I’ve struggled to write about the verses from this week’s reading (Luke 7:36-50) twice now in the last few weeks (first, when I was writing a Lent devotion and now again today). I didn’t want to write about them; I felt like I had nothing to say. The story of the woman who perfumes and kisses Jesus’ feet and wipes them with her hair simply didn’t resonate with me. “I’m stumped,” I emailed my pastor, and while her reply about love and forgiveness helped, I found I still didn’t want to write about this particular story.
I finally figured out why.
The woman in the story makes me uncomfortable. Not because she’s a sinner, a “bad person,” an “immoral woman,” but because of the way she loves.
When I think about the prostitute who lavished attention on Jesus with her alabaster jar and her expensive perfume, her weeping and foot-kissing and hair wiping, I want to tell her to get ahold of herself, to get up off the floor, stop making a scene and act properly. Her dramatic display of adoration and affection makes me uncomfortable. It makes me uneasy because it’s so raw, such a pure, extravagant, over-the-top display.
As I read this story for the umpteenth time, I tried to imagine how I would react if I met Jesus in person. I suspect I’d offer him a cup of tea, maybe shake his hand, stammer that I admire his work. But would I throw myself at his feet? Would I pour my whole self into the moment, toss caution to the wind, disregard what anyone might think or say about me and simply love him with abandon?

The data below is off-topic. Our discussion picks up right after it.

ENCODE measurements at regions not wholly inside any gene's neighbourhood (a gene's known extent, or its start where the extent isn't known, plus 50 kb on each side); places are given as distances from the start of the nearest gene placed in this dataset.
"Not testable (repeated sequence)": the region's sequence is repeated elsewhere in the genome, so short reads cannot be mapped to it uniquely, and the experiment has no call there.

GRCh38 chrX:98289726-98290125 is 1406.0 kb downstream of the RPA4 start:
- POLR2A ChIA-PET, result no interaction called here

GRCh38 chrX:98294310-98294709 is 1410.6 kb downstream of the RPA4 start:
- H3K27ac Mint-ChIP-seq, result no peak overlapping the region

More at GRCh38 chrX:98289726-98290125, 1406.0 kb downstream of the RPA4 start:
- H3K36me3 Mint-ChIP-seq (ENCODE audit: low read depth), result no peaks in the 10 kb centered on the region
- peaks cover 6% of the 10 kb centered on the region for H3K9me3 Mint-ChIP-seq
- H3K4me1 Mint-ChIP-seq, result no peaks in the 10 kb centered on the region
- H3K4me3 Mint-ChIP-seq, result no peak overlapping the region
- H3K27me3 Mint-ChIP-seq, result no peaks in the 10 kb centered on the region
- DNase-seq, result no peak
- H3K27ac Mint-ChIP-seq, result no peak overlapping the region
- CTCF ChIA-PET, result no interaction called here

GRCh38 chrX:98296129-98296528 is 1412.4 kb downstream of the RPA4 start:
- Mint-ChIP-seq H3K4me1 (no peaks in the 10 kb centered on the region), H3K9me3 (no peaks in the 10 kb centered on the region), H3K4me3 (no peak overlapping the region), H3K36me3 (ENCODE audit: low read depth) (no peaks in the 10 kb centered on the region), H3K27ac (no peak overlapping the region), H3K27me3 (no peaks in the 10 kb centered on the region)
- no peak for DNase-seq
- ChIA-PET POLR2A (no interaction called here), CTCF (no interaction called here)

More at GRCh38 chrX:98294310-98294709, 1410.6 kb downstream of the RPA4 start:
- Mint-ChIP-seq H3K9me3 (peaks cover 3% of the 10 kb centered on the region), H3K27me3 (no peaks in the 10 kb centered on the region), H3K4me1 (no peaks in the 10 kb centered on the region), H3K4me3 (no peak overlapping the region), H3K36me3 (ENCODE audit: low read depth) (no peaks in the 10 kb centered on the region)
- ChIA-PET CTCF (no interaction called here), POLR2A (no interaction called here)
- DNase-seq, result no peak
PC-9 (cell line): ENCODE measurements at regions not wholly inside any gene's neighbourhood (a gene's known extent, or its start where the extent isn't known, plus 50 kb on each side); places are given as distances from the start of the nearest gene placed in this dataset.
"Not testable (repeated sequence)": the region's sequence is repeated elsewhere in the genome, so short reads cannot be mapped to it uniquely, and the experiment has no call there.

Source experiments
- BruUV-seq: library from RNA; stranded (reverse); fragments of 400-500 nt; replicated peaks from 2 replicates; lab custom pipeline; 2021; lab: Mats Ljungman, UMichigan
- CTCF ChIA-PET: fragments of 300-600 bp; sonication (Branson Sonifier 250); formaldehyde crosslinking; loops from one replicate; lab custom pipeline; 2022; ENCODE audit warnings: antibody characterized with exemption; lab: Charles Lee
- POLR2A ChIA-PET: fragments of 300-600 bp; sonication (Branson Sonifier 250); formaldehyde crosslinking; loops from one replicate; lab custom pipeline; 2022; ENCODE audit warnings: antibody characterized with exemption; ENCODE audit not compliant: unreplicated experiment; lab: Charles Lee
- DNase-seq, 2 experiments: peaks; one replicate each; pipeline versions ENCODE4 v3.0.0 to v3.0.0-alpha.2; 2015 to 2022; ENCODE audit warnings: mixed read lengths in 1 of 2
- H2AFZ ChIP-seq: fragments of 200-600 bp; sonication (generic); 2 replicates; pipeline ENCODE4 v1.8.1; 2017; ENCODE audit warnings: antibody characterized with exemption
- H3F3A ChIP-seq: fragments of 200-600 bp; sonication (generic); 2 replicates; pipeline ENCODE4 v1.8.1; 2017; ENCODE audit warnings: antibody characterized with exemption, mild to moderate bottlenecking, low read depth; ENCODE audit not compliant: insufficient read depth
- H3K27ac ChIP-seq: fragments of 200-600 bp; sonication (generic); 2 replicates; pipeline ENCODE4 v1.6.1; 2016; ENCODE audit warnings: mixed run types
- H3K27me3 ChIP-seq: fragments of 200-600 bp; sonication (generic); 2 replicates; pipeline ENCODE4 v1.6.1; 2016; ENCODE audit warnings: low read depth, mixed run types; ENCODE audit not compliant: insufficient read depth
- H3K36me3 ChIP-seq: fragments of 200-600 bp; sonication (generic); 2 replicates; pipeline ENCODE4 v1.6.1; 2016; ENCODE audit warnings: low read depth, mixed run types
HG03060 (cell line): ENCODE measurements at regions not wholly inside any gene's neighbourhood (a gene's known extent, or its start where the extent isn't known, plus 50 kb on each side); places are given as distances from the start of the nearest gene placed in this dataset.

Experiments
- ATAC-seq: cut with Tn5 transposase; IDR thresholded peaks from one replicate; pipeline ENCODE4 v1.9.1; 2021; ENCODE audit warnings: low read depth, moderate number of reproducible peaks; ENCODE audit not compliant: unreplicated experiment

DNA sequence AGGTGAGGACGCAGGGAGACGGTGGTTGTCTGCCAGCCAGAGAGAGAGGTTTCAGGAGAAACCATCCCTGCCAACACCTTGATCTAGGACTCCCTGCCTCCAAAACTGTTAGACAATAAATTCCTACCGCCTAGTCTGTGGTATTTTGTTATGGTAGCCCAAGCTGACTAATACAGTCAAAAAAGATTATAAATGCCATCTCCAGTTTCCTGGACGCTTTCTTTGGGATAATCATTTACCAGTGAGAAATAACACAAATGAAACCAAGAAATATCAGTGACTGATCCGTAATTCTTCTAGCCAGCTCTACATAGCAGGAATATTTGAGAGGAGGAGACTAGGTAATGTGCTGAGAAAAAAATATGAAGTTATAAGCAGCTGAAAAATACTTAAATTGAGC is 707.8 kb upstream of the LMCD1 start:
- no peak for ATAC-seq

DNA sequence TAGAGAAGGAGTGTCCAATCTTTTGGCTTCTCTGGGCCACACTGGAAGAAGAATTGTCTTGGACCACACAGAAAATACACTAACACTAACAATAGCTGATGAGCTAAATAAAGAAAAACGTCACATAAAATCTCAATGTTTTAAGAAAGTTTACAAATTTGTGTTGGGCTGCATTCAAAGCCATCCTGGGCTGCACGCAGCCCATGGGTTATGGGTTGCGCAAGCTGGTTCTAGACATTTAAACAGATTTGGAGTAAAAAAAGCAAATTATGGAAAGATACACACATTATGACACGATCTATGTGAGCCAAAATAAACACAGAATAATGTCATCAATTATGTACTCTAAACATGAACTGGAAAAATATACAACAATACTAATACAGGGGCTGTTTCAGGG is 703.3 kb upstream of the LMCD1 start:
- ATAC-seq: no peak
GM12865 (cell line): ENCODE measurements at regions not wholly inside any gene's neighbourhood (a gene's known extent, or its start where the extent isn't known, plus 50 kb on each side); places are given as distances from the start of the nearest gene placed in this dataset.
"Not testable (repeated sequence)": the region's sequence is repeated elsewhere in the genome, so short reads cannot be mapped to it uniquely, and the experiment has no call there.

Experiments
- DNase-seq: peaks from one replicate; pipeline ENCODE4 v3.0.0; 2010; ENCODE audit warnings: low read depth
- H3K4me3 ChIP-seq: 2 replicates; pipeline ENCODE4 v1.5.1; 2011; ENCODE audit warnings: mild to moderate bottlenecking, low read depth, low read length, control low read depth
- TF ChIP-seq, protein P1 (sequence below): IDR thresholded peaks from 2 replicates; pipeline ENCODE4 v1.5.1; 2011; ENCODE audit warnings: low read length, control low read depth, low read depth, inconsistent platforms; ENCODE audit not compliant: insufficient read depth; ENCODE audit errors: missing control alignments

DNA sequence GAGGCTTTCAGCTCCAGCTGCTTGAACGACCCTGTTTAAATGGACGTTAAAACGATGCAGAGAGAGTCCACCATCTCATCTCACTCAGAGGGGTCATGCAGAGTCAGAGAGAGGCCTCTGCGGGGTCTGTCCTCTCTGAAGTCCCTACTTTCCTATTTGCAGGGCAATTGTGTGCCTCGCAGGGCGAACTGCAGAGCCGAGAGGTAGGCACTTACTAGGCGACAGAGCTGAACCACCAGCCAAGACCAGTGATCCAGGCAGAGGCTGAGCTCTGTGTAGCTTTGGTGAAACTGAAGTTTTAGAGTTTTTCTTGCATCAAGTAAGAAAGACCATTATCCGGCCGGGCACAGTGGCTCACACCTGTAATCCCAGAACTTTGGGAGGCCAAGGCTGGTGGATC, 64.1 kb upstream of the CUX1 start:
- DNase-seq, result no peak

Doubtful. I’d be too worried what people might think of me, the crazy lady with the perfume and the hair.
Like so many spiritual lessons, this one comes down to trust. The prostitute trusts Jesus enough to give herself entirely to him. Because she puts him first, nothing stands in her way: not others’ opinions, not her pride, not even her sins. Because she trusts Jesus, she has the courage to love with abandon. I think this might even be part of the reason the Pharisees reacted so harshly – they were uneasy with the woman’s exuberant, unadulterated display of pure love because they hadn’t allowed such love to be unleashed in themselves. They couldn’t imagine acting that way with Jesus. They didn’t trust God enough to let go.
I know there are innumerable ways to demonstrate our love for God. We can love quietly and contemplatively. We can love through service. We can love God through loving others, through sacrifice, through prayer, through thanksgiving. And while I know wild, unfettered love isn’t something God requires of me, I also know he presented this story to me not once, but twice, to illustrate that there’s still much room for me to grow. The kind of unabashed love demonstrated by the prostitute need not make me uncomfortable. It’s available to me, to all of us. But we need to trust in order to love.
Try to picture what it might be like to meet Jesus in person. How would you react? Would you lavish love on him like the woman in this story, or might you be more reserved? What, if anything, does that say about your trust in God and your faith?
Linking with Ann Voskamp’s Walk with Him Wednesday series…because is there anything more radical than learning to love?
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